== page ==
WALPURGIS NACHT

WALPURGIS NACHT

Last hold of winter, grip of dark and cold,

our times of gathering close by the fire.

Tomorrow the maiden will strew flowers,

tomorrow the furrow, the scattered seed.

But tonight, once more belongs to the old

who know to sit quiet and count the stars.

Blessed sameness in the passing of years—

mountain snows flowing from river to sea,

trout lily leaves poking out from the mould,

rhythm of courting and birthing and tears.

Shall we gather tonight on the mountain?

Shall we sing together the last winter hymn?

Already the children dance by the fountain.

In the light of the sun, our fire grows dim. 

Winter Prompts #8: Bless what there is

BLESS WHAT THERE IS FOR BEING

      ~Rilke

Winter Prompt #8

Bless this runny nose.

I am alive.

Bless the ancient white cat

whose long hair covers my clothes.

Bless the darkness outside my window

and the brass lamp that shines

till the dark goes down

the west rim of the horizon.

Bless the notebook and pen,

the words on slips of paper,

the red book, the green-rimmed bowl.

Bless Debbee’s art, and the one bud

on the cactus that always blooms late.

Bless the crack beside my thumbnail

that reminds to to pray

for everyone in pain.

OMEGA

OMEGA

. . .that which is sought transcends all knowledge, 

being separated on all sides by incomprehensibility 

as by a kind of darkness

~Gregory of Nyssa

 

Light through the grisaille illuminates

Omega on the shabby wooden altar.

What we’ve called “God”

or something like, is disappearing

into a cloud of galaxies

and unanswered prayer, or devolving

into fire and air and trees.

 

Some of us are here, bound in ritual.

Who knows what we believe?

Some of us have been around outside

and turned, or turned back,

hearing the echo of a name.

We murmur the ancient creed.

The psalms are full of mercy and blood.

 

Angels have descended and grown small,

their voices turned to syrup, or tin.

Shall we yet fear not?

A dead Jesus hangs on his cross,

between the guttering candles.

The cup is emptied and filled.

We make our humble offerings to the dark.

April prompt #22

April prompt #22

Write about your blind spots

Janet’s #6

EXTENDING THE METAPHOR

Not so much a spot of blindness

but an absence of vision,

 

frosted gray circled

by lack of clarity, an odd distortion.

 

Not like the walls

that closed in, slowly

 

at first, then fast,

swallowing up all

 

but a thin vertical line,

and then the rest,

 

and opening again,

strangely, on a train

 

in the midwest.

Not total, like that.

 

There is light now,

and periphery, but

 

everything is too large.

Faces are elongated.

 

It is not possible

to make out any words.

 

At a certain distance,

everything has a shadow-

 

image, an echo below it,

tilting to the left.

 

At night, the usual clues

disappear, lights line up

 

in curious ways. It’s best not

to approach on my right side.

 

I’ve learned to close one eye.

I’ve learned to turn my head.

ADVENT

sunrise,Cape Royal

ADVENT

~for David Brynn 

 

Focus on our pockets, you said,

and you didn’t mean

trouser pockets stuffed

with wallets, plastic and loose change.

You meant the ones that hold other things:

pebbles and prayer beads,

acorns, pumpkin seeds,

a useful knife, a fountain pen.

Music and fires and feasts.

This coffee shop, that bookstore,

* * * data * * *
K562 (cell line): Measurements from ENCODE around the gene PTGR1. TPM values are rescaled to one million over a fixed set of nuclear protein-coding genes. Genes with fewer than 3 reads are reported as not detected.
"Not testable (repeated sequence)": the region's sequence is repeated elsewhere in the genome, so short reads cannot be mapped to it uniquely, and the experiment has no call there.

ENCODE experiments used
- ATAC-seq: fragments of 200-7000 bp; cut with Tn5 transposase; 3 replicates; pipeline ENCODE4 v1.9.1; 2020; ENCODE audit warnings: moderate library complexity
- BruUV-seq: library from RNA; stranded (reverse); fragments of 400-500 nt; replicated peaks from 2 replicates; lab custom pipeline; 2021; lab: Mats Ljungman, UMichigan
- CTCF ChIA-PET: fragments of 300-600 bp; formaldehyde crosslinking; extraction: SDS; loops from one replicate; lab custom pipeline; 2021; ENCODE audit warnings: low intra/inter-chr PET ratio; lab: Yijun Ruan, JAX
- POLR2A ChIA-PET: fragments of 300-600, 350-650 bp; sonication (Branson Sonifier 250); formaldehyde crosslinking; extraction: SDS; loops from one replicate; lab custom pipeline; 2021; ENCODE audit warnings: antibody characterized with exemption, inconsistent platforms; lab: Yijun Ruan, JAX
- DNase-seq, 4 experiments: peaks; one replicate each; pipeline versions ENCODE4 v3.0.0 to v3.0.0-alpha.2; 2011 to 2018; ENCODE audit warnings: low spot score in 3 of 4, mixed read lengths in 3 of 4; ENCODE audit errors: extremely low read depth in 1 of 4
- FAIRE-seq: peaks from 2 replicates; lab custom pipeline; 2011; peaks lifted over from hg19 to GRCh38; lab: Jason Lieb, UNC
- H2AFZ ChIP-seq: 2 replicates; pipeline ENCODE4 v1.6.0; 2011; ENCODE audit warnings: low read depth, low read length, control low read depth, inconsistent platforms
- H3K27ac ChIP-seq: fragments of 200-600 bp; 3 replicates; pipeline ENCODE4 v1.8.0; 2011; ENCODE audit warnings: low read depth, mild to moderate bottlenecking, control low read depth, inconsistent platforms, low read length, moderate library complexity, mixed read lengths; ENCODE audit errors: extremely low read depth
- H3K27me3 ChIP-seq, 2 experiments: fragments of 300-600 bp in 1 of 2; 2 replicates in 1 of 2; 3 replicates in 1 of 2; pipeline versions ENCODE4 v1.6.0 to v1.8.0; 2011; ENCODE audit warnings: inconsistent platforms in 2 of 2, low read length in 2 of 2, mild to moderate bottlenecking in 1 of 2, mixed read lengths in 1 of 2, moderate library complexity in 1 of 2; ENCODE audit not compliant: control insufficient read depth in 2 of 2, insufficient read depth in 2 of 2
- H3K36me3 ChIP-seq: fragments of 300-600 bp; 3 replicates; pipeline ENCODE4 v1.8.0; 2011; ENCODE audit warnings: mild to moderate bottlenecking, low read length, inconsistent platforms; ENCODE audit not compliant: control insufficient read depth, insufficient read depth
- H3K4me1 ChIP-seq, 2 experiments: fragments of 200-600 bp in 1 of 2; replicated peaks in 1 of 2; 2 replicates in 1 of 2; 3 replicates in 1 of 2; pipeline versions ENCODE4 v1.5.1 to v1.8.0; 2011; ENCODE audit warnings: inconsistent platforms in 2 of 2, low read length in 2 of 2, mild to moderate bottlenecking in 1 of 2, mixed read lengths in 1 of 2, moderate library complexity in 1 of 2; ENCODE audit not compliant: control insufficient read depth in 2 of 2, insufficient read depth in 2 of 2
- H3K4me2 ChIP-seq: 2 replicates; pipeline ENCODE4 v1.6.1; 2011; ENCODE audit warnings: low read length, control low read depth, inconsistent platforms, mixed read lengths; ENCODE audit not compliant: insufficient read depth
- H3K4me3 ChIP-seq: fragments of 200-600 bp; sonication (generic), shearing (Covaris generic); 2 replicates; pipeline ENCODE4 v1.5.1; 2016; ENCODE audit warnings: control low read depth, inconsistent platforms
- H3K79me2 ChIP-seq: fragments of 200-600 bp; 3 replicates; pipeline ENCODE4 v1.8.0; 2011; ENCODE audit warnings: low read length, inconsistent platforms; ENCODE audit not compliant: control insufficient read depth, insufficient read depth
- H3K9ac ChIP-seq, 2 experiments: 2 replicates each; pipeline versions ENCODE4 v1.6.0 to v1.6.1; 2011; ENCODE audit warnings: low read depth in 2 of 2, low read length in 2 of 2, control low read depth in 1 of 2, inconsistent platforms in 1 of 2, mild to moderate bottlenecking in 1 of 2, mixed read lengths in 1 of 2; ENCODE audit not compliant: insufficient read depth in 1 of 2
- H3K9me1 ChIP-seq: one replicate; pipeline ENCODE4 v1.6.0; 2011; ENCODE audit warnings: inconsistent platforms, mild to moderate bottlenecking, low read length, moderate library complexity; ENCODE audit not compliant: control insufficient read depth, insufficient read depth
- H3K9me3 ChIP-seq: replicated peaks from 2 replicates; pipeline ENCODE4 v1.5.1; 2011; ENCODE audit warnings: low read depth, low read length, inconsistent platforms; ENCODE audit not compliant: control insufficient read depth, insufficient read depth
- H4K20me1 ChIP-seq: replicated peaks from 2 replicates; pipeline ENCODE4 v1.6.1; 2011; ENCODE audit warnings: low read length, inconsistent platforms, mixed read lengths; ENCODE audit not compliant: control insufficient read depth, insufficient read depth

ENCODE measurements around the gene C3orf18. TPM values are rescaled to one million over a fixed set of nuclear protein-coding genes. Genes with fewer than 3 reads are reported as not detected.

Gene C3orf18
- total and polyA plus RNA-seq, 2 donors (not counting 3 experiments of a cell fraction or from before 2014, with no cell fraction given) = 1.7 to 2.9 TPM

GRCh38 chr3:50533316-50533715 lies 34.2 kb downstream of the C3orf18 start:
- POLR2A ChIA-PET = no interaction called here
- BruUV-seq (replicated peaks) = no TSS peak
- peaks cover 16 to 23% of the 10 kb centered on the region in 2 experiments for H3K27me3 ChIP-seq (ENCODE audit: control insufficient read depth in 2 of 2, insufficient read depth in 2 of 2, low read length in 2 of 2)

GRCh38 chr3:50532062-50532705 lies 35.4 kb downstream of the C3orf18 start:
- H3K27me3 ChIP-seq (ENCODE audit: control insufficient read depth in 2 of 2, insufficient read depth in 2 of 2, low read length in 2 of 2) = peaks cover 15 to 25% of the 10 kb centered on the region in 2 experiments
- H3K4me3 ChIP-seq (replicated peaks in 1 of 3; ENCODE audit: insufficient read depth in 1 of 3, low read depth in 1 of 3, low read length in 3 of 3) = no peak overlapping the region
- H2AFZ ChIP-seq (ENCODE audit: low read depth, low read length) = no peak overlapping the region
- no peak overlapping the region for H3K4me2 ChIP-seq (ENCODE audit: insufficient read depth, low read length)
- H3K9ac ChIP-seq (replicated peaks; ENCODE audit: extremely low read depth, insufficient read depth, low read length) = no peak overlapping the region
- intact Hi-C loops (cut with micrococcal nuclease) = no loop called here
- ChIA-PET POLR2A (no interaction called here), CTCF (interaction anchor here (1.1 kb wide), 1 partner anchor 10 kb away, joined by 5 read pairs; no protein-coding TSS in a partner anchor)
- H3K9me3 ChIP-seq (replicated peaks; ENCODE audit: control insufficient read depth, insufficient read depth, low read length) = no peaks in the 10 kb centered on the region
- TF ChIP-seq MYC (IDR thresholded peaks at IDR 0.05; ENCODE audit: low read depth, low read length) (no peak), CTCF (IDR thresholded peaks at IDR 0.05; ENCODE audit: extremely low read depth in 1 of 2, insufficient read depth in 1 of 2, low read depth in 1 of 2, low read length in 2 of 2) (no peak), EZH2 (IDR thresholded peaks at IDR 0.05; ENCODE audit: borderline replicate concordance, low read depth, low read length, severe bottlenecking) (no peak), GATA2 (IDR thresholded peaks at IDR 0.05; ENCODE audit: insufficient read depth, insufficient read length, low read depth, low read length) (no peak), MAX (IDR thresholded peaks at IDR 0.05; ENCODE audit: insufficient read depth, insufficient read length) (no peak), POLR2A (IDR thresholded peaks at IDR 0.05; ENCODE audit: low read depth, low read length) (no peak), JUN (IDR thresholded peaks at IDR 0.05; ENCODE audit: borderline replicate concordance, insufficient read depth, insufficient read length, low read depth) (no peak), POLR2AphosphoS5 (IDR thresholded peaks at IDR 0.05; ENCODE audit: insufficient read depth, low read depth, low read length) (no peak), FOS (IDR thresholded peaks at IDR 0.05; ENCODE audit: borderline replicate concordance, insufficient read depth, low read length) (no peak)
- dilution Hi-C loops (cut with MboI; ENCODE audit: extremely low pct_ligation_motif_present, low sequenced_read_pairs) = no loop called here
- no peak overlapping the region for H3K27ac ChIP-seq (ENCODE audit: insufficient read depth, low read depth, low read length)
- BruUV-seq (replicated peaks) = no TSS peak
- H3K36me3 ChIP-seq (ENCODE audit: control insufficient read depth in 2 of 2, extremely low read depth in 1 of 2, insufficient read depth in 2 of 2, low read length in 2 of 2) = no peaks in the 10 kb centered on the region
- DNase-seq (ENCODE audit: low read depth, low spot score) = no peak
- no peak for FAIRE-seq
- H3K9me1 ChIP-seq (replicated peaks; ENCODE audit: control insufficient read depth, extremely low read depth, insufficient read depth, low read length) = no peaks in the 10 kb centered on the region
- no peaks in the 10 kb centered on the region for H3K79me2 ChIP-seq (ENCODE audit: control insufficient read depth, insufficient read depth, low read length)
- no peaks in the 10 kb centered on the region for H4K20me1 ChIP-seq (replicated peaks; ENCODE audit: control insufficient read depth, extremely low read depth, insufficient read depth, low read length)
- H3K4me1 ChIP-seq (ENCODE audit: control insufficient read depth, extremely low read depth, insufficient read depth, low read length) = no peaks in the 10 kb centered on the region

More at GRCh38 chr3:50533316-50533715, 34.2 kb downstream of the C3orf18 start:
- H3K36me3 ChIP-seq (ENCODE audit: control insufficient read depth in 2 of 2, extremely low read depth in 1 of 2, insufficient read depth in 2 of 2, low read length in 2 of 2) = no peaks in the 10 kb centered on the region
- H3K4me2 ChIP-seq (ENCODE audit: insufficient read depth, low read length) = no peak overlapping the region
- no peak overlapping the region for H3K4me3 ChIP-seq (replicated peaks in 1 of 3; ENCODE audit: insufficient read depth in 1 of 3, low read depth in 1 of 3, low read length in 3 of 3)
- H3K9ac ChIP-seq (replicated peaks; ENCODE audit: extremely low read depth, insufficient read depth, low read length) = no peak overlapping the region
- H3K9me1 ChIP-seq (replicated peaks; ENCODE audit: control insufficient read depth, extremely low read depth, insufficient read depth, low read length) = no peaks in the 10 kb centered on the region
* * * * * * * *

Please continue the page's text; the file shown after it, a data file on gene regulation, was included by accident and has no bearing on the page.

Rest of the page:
that slope of forest,

these people who remember

to light candles in the dark.

November Writing Challenge #3

The dumbest so far:

 

November Writing Challenge #3

Scene: If I knew how to do sets, I’d have some kind of backdrop that makes the pinhead (spotlight) look like it starts out the size of a real pinhead. But I have no idea how this could happen.

 

Cast:

two scholars, in doctoral robes

Angels—dancers—enough to fill a spotlight that covers the whole stage

Lighting guy—barely visible above the stage until the end, when he/she is spotlit him/herself

 

The scholars stand stage right.

Scholar One:  How many angels can dance on the head of a pin?

Scholar Two: I have no idea. Has anyone ever asked them?

Scholar One:  I don’t think so. Hm. Shall we try? pulls a pin from hat and holds it up

Both Scholars (shouting): How many of you can dance on this?

The shout echoes and echoes while the lights go out and the Scholars exit.  A small silver-white spotlight appears on the stage. Dim lighting elsewhere. The angels enter, stage right, in a line. One moves into the spotlight and dances. The light is just a little bit too big—clearly two angels could dance in it. The next angel in line is invited into the spot and the dance goes on—in a tight formation. This continues until the spot extends to the edge of the stage. The angels waiting in line should be like anybody waiting in line:  checking fingernails, stretching, texting, talking on phones, whatever. When the stage is full—and the angels are all fairly annoyed:

Voice of a Scholar, loud and echoing from the wings:  So, how many of you can dance on the head of a pin?

An angel:  (shouting toward the ceiling) How big is the damned pinhead?

Lighting guy: How big do you want it?

Curtain.

The Last Prompt of April

April Prompt the Last

Ray’s #5: a tour of the alchemist’s garden

 

A TOUR OF THE ALCHEMIST’S GARDEN

 

Immortality, they call it,

silver against green in spring,

again when the maples turn.

 

All gold is contained

here:  Mary’s gold.

So easy.

 

Do you understand

the bitter of parsley?

The twinge of sage?

 

These nettles

draw their power

from the bottom of the sea.

 

In the dark soil

beneath this tomato vine

the cave of a tiny dragon.

 

Feed stones to the roses.

Blood to the greens.

Shells and bones to everyone.

 

Each bean pod,

each pea pod–

a nest of homunculi.

 

Every spoonful of soil

a constellation

of worlds.

 

Carrots gather

underground. That’s where

the light congeals.